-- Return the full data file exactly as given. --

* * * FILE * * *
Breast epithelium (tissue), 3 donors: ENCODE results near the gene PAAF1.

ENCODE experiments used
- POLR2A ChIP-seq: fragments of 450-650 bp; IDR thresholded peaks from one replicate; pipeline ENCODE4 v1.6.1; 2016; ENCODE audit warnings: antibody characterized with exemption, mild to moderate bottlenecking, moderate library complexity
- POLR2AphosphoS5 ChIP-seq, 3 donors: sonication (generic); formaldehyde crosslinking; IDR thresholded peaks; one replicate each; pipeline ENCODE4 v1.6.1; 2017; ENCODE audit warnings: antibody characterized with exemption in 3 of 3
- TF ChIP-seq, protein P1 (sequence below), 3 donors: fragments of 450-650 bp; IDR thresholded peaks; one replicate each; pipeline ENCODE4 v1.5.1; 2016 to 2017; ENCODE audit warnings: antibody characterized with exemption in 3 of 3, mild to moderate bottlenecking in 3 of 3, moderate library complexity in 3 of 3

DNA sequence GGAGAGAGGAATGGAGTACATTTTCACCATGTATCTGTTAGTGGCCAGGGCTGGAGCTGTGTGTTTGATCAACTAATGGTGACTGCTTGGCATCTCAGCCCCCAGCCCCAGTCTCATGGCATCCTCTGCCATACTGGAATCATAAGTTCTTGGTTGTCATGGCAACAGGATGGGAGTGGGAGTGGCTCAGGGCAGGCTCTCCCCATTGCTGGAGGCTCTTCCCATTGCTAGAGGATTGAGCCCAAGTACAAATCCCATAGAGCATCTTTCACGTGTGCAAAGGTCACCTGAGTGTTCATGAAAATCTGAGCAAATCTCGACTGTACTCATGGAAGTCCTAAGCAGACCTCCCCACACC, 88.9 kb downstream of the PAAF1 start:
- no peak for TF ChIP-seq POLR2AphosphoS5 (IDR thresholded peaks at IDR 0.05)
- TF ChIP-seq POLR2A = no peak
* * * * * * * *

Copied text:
Breast epithelium (tissue), 3 donors: ENCODE results near the gene PAAF1.

ENCODE experiments used
- POLR2A ChIP-seq: fragments of 450-650 bp; IDR thresholded peaks from one replicate; pipeline ENCODE4 v1.6.1; 2016; ENCODE audit warnings: antibody characterized with exemption, mild to moderate bottlenecking, moderate library complexity
- POLR2AphosphoS5 ChIP-seq, 3 donors: sonication (generic); formaldehyde crosslinking; IDR thresholded peaks; one replicate each; pipeline ENCODE4 v1.6.1; 2017; ENCODE audit warnings: antibody characterized with exemption in 3 of 3
- TF ChIP-seq, protein P1 (sequence below), 3 donors: fragments of 450-650 bp; IDR thresholded peaks; one replicate each; pipeline ENCODE4 v1.5.1; 2016 to 2017; ENCODE audit warnings: antibody characterized with exemption in 3 of 3, mild to moderate bottlenecking in 3 of 3, moderate library complexity in 3 of 3

DNA sequence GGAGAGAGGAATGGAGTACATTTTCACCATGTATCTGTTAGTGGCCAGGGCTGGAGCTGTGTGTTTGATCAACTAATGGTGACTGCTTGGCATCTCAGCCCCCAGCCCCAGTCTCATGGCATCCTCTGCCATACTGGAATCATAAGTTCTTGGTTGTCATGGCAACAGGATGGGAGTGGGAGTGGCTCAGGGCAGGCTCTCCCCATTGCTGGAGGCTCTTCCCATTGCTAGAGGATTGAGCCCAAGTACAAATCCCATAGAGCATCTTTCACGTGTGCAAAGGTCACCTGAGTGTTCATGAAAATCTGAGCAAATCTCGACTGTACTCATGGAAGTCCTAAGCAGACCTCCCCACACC, 88.9 kb downstream of the PAAF1 start:
- no peak for TF ChIP-seq POLR2AphosphoS5 (IDR thresholded peaks at IDR 0.05)
- TF ChIP-seq POLR2A = no peak